US4528582 *Sep 21, 1983Jul 9, 1985General Electric CompanyInterconnection structure for polycrystalline silicon resistor and methods of making same
US4563805 *Jun 24, 1985Jan 14, 1986Standard Telephones And Cables, PlcManufacture of MOSFET with metal silicide contact
US4696093 *Jun 9, 1986Sep 29, 1987Welch James DFabrication of Schottky barrier MOSFETS
US4804635 *Mar 11, 1985Feb 14, 1989Itt Gallium Arsenide Technology Center, A Division Of Itt CorporationMethod of manufacture of galluim arsenide field effect transistors
US4851895 *Jun 3, 1987Jul 25, 1989American Telephone And Telegraph Company, At&T Bell LaboratoriesMetallization for integrated devices
US4954871 *Jan 21, 1988Sep 4, 1990Yoshihisa MizutaniSemiconductor device with composite electrode
US5525829 *Feb 28, 1994Jun 11, 1996Digital Equipment CorporationField effect transistor with integrated schottky diode clamp
US5818085 *Jul 14, 1997Oct 6, 1998Taiwan Semiconductor Manufacturing Company, Ltd.Body contact for a MOSFET device fabricated in an SOI layer
US5825079 *Jan 23, 1997Oct 20, 1998Luminous Intent, Inc.Semiconductor diodes having low forward conduction voltage drop and low reverse current leakage
US6259350 *Jan 21, 1997Jul 10, 2001Robert Bosch GmbhSensor and method for manufacturing a sensor
US6274421 *Jan 9, 1998Aug 14, 2001Sharp Laboratories Of America, Inc.Method of making metal gate sub-micron MOS transistor
US6420757Sep 14, 1999Jul 16, 2002Vram Technologies, LlcSemiconductor diodes having low forward conduction voltage drop, low reverse current leakage, and high avalanche energy capability
US6433370Feb 10, 2000Aug 13, 2002Vram Technologies, LlcMethod and apparatus for cylindrical semiconductor diodes
US6486524 *Feb 22, 2000Nov 26, 2002International Rectifier CorporationUltra low Irr fast recovery diode
US6537921May 23, 2001Mar 25, 2003Vram Technologies, LlcVertical metal oxide silicon field effect semiconductor diodes
US6580150Nov 13, 2000Jun 17, 2003Vram Technologies, LlcVertical junction field effect semiconductor diodes
US6855614Oct 22, 2001Feb 15, 2005Integrated Discrete Devices, LlcSidewalls as semiconductor etch stop and diffusion barrier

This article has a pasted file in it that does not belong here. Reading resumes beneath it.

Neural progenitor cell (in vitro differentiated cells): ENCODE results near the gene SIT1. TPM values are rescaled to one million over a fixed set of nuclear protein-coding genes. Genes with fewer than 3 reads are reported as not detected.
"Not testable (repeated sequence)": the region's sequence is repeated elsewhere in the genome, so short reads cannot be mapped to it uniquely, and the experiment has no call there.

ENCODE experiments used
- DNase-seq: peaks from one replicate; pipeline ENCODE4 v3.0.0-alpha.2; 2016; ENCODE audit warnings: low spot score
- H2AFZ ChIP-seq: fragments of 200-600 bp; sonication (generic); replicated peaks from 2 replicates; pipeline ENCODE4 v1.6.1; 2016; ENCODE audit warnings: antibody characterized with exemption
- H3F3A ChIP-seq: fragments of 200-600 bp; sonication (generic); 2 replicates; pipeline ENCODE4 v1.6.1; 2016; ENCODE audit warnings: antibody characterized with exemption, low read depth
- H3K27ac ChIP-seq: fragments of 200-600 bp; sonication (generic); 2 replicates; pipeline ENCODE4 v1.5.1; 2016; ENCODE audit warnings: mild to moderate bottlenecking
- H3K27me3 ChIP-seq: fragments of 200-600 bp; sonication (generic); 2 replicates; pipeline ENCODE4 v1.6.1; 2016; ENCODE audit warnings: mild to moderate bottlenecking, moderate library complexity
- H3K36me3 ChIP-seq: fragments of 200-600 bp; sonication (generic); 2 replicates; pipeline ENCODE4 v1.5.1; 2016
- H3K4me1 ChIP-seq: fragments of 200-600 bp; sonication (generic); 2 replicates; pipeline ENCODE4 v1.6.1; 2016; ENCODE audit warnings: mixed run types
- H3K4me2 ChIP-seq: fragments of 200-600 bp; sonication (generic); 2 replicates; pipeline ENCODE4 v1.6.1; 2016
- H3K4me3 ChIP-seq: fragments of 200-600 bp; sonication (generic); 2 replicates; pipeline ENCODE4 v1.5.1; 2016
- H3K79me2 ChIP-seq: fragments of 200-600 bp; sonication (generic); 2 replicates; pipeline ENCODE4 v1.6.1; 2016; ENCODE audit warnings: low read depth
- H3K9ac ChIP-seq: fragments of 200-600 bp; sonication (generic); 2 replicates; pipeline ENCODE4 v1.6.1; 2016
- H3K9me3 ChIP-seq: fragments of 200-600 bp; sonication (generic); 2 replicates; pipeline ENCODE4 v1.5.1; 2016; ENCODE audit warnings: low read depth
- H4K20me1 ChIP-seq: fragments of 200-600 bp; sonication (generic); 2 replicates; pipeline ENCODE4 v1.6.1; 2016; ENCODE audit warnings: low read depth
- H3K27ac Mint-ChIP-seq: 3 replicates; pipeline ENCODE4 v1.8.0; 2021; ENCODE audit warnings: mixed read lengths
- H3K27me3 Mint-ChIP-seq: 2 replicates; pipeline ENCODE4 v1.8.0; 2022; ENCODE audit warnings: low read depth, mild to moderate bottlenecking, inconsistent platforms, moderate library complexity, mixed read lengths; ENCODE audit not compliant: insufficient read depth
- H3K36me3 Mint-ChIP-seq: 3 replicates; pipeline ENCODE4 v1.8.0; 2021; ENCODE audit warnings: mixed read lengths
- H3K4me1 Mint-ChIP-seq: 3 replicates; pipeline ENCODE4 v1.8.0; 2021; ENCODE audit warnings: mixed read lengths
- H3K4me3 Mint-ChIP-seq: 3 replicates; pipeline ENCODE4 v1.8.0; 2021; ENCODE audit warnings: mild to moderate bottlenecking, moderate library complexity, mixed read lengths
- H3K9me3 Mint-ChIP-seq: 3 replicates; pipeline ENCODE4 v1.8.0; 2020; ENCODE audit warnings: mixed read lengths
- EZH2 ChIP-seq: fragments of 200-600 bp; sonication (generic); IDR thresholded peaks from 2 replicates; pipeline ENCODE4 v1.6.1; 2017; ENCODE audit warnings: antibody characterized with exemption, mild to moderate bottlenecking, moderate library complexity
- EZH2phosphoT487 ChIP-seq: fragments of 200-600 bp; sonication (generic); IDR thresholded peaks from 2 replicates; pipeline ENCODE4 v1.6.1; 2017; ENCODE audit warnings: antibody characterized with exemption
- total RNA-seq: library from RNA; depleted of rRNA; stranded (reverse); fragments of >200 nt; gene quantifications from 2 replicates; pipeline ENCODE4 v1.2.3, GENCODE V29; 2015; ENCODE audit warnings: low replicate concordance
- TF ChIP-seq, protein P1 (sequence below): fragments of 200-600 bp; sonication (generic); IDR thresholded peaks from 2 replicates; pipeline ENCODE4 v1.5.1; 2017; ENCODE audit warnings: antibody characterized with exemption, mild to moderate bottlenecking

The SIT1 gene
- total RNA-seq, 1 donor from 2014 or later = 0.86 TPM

US6958275Mar 11, 2003Oct 25, 2005Integrated Discrete Devices, LlcMOSFET power transistors and methods
US7091569 *Mar 1, 2002Aug 15, 2006National Institute For Materials ScienceGate and CMOS structure and MOS structure
US8003991 *Dec 27, 2006Aug 23, 2011National Institute Of Advanced Industrial Science And TechnologySilicon carbide MOS field effect transistor with built-in Schottky diode and method for fabrication thereof
US8546214Sep 21, 2010Oct 1, 2013Sandisk Technologies Inc.P-type control gate in non-volatile storage and methods for forming same
US8803220Aug 23, 2013Aug 12, 2014Sandisk Technologies Inc.P-type control gate in non-volatile storage
US9016108 *Sep 23, 2011Apr 28, 2015The United States Of America As Represented By The Administrator Of National Aeronautics And Space AdministrationGraphene based reversible nano-switch/sensor Schottky diode (nanoSSSD) device
US20040104441 *Mar 1, 2002Jun 3, 2004Toyohiro ChikyoGate and cmos structure and mos structure
US20040180500 *Mar 11, 2003Sep 16, 2004Metzler Richard A.MOSFET power transistors and methods
US20090173949 *Dec 27, 2006Jul 9, 2009National Institute Of Adv. Industrial Sci. & Tech.Silicon carbide mos field effect transistor with built-in schottky diode and method for manufacturing such transistor
DE2817430A1 *Apr 21, 1978Nov 2, 1978IbmVerfahren zum herstellen von feldeffekt-transistoren mit isolierter gate- elektrode
DE2906249A1 *Feb 19, 1979Aug 30, 1979Rca CorpIntegrated, complementary MOS circuit - has pairs of active regions of two MOS elements coupled by polycrystalline silicon strip and has short circuit at undesirable junction
DE3231987A1 *Aug 27, 1982May 5, 1983Western Electric CoVerfahren zum herstellen einer integrierten schaltung
EP1376702A1 *Mar 1, 2002Jan 2, 2004National Institute for Materials ScienceGate and cmos structure and mos structure
EP1376702A4 *Mar 1, 2002Jul 11, 2007Nat Inst For Materials ScienceGate and cmos structure and mos structure
WO1983004342A1 *May 13, 1983Dec 8, 1983Western Electric Company, Inc.Method for manufacturing a semiconductor device
U.S. Classification257/407, 148/DIG.139, 438/583, 257/382, 438/592, 148/DIG.147, 438/585, 438/682, 148/DIG.530, 257/754, 257/E29.161, 438/581
International ClassificationH01L21/00, H01L29/49
Cooperative ClassificationH01L29/4975, H01L21/00, Y10S148/139, Y10S148/053, Y10S148/147
European ClassificationH01L21/00, H01L29/49E2